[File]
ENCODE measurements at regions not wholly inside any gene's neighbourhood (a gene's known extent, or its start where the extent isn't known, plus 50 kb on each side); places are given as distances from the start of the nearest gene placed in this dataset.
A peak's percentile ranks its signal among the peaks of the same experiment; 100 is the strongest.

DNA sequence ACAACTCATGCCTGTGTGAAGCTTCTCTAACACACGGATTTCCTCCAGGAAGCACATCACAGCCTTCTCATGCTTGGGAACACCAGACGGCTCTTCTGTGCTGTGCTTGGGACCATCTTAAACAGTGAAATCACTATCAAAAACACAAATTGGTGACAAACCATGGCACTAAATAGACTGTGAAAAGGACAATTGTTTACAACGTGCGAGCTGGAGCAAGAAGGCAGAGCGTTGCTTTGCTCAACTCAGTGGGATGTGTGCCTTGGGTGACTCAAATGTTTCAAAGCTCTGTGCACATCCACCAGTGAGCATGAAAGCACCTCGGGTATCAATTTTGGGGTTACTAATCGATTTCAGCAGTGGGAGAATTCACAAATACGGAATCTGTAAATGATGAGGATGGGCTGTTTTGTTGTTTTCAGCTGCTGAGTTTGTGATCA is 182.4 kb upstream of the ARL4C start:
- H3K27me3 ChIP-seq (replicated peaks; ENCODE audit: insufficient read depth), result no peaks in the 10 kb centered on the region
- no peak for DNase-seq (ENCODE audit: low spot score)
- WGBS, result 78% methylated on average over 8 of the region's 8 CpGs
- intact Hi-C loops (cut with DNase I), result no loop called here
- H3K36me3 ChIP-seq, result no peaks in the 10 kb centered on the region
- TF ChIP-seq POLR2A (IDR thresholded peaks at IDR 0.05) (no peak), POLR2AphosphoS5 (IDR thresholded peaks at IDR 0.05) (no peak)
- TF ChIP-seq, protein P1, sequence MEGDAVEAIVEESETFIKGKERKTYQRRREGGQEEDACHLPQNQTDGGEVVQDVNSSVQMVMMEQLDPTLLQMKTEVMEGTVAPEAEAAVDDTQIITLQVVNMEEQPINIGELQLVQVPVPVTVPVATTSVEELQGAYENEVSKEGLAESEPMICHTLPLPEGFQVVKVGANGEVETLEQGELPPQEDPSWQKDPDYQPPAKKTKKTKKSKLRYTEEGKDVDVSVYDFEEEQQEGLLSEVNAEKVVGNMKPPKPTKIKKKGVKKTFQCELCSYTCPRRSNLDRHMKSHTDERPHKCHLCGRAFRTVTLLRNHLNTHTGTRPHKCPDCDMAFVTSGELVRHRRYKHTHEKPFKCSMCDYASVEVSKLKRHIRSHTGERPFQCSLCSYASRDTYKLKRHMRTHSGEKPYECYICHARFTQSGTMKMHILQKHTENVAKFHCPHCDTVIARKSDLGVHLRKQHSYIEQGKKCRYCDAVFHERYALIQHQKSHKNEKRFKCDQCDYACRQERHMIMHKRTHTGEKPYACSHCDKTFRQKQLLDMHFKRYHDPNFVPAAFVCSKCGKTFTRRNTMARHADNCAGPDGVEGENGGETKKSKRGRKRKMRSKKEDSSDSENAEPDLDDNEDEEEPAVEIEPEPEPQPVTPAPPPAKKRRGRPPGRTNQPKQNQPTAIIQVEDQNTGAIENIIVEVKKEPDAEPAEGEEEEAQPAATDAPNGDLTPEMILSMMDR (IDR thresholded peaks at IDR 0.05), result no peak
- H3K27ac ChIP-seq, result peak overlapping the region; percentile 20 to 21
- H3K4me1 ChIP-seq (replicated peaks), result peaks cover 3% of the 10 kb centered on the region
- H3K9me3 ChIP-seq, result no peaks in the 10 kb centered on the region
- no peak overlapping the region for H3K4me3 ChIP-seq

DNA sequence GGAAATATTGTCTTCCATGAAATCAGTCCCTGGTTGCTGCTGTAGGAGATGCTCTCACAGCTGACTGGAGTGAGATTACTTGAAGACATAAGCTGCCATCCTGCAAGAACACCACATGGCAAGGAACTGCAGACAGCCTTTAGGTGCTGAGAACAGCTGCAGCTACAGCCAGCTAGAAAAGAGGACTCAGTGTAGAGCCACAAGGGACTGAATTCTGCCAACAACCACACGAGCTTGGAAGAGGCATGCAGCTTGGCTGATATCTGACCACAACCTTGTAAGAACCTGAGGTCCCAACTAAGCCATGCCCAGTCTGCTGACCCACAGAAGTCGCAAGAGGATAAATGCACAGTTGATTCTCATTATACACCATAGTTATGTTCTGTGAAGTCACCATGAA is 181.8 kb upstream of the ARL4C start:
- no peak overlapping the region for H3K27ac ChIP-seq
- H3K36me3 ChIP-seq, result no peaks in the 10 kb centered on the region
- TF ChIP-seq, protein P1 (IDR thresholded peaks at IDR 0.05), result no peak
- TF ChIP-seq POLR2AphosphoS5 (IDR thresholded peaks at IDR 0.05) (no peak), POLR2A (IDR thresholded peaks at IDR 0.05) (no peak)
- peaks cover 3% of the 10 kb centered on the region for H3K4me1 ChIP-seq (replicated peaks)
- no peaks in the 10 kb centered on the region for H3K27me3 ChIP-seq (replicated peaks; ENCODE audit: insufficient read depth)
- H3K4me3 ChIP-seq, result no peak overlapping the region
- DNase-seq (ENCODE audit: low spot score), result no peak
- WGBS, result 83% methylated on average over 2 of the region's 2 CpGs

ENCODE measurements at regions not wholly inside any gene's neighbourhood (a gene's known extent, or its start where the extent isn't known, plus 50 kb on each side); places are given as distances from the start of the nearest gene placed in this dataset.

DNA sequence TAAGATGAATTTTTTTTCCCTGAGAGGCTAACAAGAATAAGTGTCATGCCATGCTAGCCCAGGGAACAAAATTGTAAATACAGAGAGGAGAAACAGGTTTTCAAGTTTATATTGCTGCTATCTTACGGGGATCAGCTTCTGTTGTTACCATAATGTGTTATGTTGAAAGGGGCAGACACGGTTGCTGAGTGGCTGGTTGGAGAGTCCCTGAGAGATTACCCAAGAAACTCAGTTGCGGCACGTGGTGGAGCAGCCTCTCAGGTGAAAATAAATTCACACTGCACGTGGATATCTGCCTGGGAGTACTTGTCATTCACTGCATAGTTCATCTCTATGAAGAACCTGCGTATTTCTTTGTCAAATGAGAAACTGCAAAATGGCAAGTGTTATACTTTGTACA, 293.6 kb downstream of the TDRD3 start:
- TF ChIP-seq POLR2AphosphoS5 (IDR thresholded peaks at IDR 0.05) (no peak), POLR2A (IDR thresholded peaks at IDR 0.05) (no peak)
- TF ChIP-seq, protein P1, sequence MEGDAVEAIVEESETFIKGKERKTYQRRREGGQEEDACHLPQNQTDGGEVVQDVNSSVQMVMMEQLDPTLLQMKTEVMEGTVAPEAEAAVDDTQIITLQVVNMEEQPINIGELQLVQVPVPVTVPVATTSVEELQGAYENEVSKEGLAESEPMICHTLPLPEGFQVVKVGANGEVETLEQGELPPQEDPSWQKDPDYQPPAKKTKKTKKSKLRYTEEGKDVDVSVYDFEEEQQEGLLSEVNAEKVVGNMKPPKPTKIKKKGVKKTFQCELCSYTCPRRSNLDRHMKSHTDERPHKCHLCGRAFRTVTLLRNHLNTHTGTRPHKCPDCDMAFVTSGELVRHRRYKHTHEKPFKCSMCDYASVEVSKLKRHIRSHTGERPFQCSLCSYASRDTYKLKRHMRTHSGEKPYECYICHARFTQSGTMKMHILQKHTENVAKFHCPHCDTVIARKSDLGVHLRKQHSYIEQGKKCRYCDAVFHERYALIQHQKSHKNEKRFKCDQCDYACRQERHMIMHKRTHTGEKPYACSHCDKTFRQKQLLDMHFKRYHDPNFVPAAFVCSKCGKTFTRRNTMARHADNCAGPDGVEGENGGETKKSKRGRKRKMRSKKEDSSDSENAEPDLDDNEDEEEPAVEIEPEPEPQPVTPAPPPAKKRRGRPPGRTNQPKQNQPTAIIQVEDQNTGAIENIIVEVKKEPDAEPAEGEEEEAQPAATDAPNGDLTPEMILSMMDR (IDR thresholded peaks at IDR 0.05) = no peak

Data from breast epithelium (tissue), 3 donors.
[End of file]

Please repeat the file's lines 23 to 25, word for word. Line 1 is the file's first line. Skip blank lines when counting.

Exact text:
- DNase-seq (ENCODE audit: low spot score), result no peak
- WGBS, result 83% methylated on average over 2 of the region's 2 CpGs

ENCODE measurements at regions not wholly inside any gene's neighbourhood (a gene's known extent, or its start where the extent isn't known, plus 50 kb on each side); places are given as distances from the start of the nearest gene placed in this dataset.